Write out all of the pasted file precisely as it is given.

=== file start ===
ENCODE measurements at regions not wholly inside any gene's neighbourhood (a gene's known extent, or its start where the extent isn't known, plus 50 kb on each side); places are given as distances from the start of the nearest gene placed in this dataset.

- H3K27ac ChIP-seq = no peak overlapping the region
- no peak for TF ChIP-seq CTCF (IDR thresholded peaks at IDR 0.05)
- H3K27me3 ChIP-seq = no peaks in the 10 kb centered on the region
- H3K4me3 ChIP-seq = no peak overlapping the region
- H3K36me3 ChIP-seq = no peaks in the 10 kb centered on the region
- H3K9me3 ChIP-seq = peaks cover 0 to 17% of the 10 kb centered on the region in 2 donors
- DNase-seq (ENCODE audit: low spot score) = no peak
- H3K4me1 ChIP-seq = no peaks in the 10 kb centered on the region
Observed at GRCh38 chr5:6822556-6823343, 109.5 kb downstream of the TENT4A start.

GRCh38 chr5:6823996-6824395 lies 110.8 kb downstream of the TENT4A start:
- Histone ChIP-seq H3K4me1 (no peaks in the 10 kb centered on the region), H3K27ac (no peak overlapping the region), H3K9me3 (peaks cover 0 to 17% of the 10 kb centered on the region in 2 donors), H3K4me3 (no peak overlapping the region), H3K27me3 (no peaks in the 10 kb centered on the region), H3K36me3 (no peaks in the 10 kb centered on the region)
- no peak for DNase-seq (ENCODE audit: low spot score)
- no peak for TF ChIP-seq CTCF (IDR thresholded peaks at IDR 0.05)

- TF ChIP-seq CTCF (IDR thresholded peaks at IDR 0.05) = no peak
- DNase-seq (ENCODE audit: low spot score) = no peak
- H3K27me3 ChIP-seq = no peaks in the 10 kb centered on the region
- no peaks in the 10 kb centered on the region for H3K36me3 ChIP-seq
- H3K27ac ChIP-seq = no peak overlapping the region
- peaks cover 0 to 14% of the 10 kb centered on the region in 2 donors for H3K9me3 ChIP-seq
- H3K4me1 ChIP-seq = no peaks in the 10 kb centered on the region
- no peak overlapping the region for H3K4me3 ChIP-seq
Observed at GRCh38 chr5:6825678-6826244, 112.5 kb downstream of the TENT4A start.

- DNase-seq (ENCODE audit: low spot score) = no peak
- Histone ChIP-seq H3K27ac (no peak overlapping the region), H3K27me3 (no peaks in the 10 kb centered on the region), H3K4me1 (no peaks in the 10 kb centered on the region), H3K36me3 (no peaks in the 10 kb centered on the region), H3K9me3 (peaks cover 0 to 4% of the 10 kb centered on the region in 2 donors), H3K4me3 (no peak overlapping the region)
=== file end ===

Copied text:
ENCODE measurements at regions not wholly inside any gene's neighbourhood (a gene's known extent, or its start where the extent isn't known, plus 50 kb on each side); places are given as distances from the start of the nearest gene placed in this dataset.

- H3K27ac ChIP-seq = no peak overlapping the region
- no peak for TF ChIP-seq CTCF (IDR thresholded peaks at IDR 0.05)
- H3K27me3 ChIP-seq = no peaks in the 10 kb centered on the region
- H3K4me3 ChIP-seq = no peak overlapping the region
- H3K36me3 ChIP-seq = no peaks in the 10 kb centered on the region
- H3K9me3 ChIP-seq = peaks cover 0 to 17% of the 10 kb centered on the region in 2 donors
- DNase-seq (ENCODE audit: low spot score) = no peak
- H3K4me1 ChIP-seq = no peaks in the 10 kb centered on the region
Observed at GRCh38 chr5:6822556-6823343, 109.5 kb downstream of the TENT4A start.

GRCh38 chr5:6823996-6824395 lies 110.8 kb downstream of the TENT4A start:
- Histone ChIP-seq H3K4me1 (no peaks in the 10 kb centered on the region), H3K27ac (no peak overlapping the region), H3K9me3 (peaks cover 0 to 17% of the 10 kb centered on the region in 2 donors), H3K4me3 (no peak overlapping the region), H3K27me3 (no peaks in the 10 kb centered on the region), H3K36me3 (no peaks in the 10 kb centered on the region)
- no peak for DNase-seq (ENCODE audit: low spot score)
- no peak for TF ChIP-seq CTCF (IDR thresholded peaks at IDR 0.05)

- TF ChIP-seq CTCF (IDR thresholded peaks at IDR 0.05) = no peak
- DNase-seq (ENCODE audit: low spot score) = no peak
- H3K27me3 ChIP-seq = no peaks in the 10 kb centered on the region
- no peaks in the 10 kb centered on the region for H3K36me3 ChIP-seq
- H3K27ac ChIP-seq = no peak overlapping the region
- peaks cover 0 to 14% of the 10 kb centered on the region in 2 donors for H3K9me3 ChIP-seq
- H3K4me1 ChIP-seq = no peaks in the 10 kb centered on the region
- no peak overlapping the region for H3K4me3 ChIP-seq
Observed at GRCh38 chr5:6825678-6826244, 112.5 kb downstream of the TENT4A start.

- DNase-seq (ENCODE audit: low spot score) = no peak
- Histone ChIP-seq H3K27ac (no peak overlapping the region), H3K27me3 (no peaks in the 10 kb centered on the region), H3K4me1 (no peaks in the 10 kb centered on the region), H3K36me3 (no peaks in the 10 kb centered on the region), H3K9me3 (peaks cover 0 to 4% of the 10 kb centered on the region in 2 donors), H3K4me3 (no peak overlapping the region)